Be it the expression of emotion, magic, art, spirit, or soul, dancing thus represents an important form of intellectual activity. Indeed, be it modern human or dancing bee, dance is not only a language, for it speaks of the past and the future and time and space and that which is ineffable.


Dance is language through motion and is a language of movement. Through dance a panoply of meanings and events can be conveyed and displayed. Dance accomplishes this in part, by utilizing natural movements and gestures to convey that which needs not words in order to be understood. These movements, insofar as they are unconscious yet meaningful, are under the auspices of the limbic system and the limbic portion of the old cortical motor center, the basal ganglia.

Unfortunately, among modern day humans, many of these signals are seldom attended to and many of these movements are suppressed, hindered by clothing, and in the process of "growing up" are forgotten or greatly modified by the neocortex. Still, even when not dancing, the movement of the body speaks volumes.

Communication through movement preceded the development of language and thought as is evident from studying the language of bees. From an evolutionary perspective, regardless of species, it has always been through observation or the detection of movement that one is able to make a multitude of judgments regarding the motivation and intent of those who are moving such as a stalking predator about to strike.

Movement, in fact is a main source of communication for modern human beings and is the earliest and most primitive as well as the most advanced form of communication. Even spoken language is based on movement and gesture. That is, in order to speak, words must be formed, articulated and expressed via a complex synergy of movement involving not only the lips, larynx, lungs, and tongue, but via complex programming which takes place in the cerebellum, basal ganglia, and motor neocortex of the brain.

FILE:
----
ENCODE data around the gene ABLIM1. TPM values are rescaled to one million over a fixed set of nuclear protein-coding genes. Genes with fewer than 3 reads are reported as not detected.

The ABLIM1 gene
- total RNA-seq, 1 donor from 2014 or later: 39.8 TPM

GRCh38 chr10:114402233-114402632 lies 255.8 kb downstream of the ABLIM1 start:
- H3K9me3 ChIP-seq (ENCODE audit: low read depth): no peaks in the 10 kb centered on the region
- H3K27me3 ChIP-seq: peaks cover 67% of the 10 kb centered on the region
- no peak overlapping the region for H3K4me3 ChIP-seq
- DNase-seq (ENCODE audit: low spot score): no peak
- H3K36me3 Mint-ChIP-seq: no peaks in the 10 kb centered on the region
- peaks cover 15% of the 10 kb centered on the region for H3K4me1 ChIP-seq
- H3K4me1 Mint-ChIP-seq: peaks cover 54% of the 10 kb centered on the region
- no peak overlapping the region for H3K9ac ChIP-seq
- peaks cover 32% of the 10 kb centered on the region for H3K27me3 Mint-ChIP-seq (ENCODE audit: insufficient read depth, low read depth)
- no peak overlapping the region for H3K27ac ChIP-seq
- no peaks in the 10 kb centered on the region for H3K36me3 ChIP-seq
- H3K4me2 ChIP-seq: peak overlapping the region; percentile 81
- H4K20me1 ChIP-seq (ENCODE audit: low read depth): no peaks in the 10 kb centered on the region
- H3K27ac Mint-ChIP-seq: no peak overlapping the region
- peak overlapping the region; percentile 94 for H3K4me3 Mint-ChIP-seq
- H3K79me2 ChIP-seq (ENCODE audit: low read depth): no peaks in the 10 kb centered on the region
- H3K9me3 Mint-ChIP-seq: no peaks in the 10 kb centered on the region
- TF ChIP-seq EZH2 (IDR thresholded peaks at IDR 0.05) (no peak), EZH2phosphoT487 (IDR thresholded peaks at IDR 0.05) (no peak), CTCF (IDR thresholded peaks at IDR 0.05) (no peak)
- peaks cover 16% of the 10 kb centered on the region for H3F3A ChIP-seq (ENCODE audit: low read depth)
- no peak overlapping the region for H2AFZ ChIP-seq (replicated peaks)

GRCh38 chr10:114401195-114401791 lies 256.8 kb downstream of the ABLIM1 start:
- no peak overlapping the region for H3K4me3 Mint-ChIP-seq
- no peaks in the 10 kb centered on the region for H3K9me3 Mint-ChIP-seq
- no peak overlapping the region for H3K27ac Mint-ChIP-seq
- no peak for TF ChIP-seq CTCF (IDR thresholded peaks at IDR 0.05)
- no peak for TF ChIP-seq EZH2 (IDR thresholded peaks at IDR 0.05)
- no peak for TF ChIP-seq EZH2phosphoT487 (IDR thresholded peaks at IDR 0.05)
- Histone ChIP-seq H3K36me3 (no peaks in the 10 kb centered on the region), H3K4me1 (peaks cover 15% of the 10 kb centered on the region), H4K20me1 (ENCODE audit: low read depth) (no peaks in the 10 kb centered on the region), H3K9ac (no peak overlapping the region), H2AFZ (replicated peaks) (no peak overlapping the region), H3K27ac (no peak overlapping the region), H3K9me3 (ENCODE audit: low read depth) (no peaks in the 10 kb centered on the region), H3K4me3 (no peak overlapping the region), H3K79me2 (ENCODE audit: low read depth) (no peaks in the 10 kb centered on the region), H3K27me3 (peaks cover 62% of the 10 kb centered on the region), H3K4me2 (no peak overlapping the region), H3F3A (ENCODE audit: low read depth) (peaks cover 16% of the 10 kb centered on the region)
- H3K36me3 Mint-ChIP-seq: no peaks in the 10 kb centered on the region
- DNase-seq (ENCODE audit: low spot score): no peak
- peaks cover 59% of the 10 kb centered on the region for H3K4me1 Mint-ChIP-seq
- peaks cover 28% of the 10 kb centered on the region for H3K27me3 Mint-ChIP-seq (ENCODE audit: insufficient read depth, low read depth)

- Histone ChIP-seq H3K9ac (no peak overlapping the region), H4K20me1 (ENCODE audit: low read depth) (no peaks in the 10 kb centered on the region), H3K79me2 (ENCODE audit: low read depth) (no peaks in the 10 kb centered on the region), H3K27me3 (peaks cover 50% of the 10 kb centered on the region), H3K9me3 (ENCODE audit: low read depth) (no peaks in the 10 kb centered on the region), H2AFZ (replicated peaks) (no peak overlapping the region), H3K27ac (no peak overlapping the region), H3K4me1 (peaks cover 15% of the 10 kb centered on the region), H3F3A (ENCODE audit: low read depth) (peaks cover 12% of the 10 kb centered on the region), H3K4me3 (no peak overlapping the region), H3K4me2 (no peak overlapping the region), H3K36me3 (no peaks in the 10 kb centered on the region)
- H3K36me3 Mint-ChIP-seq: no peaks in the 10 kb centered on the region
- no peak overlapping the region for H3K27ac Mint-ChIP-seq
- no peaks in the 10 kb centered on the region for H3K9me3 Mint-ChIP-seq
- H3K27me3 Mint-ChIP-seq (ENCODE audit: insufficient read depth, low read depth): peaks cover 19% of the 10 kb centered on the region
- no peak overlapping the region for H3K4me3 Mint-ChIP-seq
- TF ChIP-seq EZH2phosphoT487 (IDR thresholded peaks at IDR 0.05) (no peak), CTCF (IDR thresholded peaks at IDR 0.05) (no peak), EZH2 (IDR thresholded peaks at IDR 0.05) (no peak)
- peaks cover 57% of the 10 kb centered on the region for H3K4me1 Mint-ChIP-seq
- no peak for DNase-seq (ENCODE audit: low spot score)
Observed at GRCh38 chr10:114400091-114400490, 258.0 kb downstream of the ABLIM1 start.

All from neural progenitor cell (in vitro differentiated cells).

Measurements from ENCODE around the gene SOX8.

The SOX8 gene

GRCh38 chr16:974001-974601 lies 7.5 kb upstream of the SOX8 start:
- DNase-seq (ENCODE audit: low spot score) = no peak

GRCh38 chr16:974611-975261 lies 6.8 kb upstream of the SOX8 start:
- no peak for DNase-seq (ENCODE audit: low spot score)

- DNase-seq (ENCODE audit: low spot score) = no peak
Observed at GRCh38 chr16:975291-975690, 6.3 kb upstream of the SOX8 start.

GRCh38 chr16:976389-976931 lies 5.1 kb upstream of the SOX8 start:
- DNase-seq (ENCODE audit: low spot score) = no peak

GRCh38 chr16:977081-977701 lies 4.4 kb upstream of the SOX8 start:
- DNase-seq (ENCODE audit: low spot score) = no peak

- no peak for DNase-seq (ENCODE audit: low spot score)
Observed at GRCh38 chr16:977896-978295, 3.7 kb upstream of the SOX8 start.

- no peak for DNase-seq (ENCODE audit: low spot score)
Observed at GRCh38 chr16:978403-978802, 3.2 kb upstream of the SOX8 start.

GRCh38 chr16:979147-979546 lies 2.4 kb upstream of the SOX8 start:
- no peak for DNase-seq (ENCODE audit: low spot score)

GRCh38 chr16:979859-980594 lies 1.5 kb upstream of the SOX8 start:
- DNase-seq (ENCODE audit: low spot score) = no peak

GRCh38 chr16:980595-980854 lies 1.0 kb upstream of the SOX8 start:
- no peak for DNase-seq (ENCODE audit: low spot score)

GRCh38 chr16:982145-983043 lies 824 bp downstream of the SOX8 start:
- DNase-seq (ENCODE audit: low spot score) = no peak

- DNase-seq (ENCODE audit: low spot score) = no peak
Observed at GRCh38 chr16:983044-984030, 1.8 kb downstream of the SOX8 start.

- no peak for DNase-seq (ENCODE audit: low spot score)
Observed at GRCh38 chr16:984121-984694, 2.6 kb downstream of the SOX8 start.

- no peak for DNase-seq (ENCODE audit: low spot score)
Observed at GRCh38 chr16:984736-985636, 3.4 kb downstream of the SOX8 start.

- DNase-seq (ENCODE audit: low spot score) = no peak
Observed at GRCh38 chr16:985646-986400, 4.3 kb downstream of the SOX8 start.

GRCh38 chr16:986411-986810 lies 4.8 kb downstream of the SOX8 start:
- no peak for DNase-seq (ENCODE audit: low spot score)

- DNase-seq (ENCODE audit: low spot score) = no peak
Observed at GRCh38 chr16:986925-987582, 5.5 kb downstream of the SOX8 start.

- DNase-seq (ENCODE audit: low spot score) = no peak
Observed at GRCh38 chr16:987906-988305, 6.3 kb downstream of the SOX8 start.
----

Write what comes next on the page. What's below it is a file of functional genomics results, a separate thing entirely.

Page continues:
Human dance, language and movement, is of course, much more complex than that of the bee and involves a considerable degree of flexibility and maneuverability a bee is not capable of. Complex movement and complex communication are linked.

One need only compare the dance maps of von Fritch and his honey bees, and Laban's "icosahedron," a spatial map of all potential human movements, to see this most dramatically. The "icosahedron," is basically a geometric, spatial map which indicates all the points of orientation in space including the dynamic tensions arising between different movements oriented in different directions 28. Via this scale, which also takes into account the force of gravity, any and all of the potential movements that can be made by woman or man can be identified.

Based on this geometric analysis of movement in space, Laban was able to develop what he called a "vocabulary of movement," and established a system of movement notation called Labanotation (or kinetography). Labanotation allows for the precise recording of all aspects of three dimensional movement including its timing, continuity, and extension in space.

Given the multiplicity of potential human movement, perhaps it is no surprise, that in comparison to bees, humans are able to symbolize, abstract, and represent that which has no representation. This is because with increases in the ability to make complex movements, the ability to communicate complex messages increases as well. However, to accomplish this required that the hands and limbs become adapted for purposes other than walking, wing flapping, or holding on for dear life.

In fact, as the evolution of complex movement preceded the development of spoken language certain movements are able to effectively communicate and express some forms of information that cannot be handled well by spoken language. For instance it is much more effective to describe a "spiral" by gesture than by spoken words.

Gestures can be executed more rapidly than speech, and can convey concepts that are quite cumbersome to describe verbally. Indeed, it has been estimated that the human hand is 20,000 times more versatile than the mouth in producing comprehensible gestures.